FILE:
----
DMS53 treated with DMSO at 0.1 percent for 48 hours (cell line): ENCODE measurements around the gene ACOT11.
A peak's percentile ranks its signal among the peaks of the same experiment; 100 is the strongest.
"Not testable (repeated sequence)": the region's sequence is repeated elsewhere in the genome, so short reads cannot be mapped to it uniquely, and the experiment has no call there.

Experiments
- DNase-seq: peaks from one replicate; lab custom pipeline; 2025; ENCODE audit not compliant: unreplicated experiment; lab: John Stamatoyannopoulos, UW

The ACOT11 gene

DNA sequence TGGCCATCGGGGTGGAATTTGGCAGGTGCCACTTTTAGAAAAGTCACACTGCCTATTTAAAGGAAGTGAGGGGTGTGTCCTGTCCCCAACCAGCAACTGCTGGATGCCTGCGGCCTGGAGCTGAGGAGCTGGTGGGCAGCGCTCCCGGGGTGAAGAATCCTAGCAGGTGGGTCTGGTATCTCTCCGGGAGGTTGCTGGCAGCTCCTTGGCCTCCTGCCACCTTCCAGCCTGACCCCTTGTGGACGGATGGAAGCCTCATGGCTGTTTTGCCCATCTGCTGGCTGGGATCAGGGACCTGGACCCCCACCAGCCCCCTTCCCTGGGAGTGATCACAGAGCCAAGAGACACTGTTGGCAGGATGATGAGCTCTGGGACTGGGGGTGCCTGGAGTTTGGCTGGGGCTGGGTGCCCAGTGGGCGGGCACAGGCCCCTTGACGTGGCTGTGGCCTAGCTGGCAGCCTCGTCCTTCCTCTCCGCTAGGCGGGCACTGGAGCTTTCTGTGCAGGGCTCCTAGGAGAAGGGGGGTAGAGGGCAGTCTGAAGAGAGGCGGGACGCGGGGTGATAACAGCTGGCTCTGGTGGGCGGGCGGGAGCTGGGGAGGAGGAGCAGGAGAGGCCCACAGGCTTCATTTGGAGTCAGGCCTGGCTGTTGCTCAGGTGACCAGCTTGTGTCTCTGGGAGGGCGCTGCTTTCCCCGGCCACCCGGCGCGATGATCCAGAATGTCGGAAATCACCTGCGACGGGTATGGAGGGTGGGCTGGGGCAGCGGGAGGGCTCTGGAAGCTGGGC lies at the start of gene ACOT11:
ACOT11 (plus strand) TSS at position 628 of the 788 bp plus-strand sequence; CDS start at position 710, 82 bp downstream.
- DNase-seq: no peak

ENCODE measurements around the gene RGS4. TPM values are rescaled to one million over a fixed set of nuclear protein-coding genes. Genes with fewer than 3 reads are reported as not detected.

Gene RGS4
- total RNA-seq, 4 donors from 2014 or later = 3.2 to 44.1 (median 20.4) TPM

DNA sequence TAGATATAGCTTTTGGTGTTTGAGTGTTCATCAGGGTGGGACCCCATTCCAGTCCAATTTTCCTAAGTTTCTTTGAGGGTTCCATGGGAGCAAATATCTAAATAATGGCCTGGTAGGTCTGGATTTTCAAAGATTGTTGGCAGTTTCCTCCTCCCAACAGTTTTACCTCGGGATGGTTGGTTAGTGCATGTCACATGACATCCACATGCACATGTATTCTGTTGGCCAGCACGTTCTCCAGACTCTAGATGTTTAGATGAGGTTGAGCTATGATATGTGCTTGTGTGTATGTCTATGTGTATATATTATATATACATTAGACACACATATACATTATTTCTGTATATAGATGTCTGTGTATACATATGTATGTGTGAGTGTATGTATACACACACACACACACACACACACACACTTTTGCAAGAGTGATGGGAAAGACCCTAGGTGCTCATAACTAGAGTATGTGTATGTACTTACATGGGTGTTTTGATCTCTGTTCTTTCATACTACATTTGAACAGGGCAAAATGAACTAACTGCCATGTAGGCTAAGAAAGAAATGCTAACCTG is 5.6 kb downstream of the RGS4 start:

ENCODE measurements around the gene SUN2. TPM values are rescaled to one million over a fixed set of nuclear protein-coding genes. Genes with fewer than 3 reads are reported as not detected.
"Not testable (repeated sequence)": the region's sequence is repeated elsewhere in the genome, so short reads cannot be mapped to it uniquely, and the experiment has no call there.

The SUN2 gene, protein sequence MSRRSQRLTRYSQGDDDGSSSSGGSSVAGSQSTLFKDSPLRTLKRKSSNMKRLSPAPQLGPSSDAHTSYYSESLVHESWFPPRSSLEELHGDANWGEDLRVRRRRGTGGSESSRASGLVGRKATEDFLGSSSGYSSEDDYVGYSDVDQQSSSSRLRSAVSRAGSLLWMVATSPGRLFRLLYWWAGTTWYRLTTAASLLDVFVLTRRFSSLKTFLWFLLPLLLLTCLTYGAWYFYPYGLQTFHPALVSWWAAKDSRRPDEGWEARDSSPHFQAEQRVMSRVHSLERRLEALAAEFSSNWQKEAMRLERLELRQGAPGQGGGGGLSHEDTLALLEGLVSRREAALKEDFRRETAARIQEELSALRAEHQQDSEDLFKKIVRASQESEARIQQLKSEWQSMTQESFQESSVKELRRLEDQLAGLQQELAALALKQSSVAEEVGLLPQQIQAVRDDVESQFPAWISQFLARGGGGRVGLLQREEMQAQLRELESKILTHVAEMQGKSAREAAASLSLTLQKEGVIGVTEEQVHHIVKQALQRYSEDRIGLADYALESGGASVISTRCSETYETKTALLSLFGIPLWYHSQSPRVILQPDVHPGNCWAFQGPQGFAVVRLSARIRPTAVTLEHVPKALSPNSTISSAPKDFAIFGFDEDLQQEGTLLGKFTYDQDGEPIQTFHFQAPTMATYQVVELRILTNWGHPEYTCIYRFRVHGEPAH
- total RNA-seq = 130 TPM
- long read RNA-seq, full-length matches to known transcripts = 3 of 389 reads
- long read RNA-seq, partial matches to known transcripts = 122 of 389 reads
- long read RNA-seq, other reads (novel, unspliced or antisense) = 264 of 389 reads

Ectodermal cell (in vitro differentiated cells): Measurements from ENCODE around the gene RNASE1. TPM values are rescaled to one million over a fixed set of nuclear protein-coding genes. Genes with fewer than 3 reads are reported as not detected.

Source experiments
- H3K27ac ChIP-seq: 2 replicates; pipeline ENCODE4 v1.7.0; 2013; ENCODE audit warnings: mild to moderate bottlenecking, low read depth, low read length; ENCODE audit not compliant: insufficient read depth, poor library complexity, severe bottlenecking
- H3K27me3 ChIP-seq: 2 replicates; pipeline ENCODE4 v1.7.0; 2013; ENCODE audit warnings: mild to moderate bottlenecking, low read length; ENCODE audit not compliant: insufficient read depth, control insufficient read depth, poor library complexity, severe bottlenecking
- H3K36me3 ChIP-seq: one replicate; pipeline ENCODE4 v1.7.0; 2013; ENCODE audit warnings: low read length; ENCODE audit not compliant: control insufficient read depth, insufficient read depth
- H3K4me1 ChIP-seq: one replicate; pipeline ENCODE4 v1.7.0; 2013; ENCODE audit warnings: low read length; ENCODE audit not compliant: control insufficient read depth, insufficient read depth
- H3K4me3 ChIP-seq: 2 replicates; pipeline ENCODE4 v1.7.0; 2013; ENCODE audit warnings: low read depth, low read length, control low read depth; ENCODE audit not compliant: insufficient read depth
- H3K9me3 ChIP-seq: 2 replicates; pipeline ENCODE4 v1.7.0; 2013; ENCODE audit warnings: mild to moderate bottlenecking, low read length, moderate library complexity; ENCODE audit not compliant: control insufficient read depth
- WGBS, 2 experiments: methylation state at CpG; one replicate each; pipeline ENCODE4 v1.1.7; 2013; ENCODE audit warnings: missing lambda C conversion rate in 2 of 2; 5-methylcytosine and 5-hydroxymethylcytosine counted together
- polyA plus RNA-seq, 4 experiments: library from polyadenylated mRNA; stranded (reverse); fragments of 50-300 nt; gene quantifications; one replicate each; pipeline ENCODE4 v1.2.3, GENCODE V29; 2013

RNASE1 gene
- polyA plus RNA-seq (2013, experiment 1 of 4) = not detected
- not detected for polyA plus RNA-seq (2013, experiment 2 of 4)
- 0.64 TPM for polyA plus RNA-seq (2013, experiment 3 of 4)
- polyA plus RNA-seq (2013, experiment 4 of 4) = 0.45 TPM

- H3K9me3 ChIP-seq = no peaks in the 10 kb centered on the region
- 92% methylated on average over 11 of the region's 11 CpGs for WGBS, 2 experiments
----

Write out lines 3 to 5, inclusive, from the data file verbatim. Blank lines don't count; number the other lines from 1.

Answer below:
"Not testable (repeated sequence)": the region's sequence is repeated elsewhere in the genome, so short reads cannot be mapped to it uniquely, and the experiment has no call there.

Experiments
- DNase-seq: peaks from one replicate; lab custom pipeline; 2025; ENCODE audit not compliant: unreplicated experiment; lab: John Stamatoyannopoulos, UW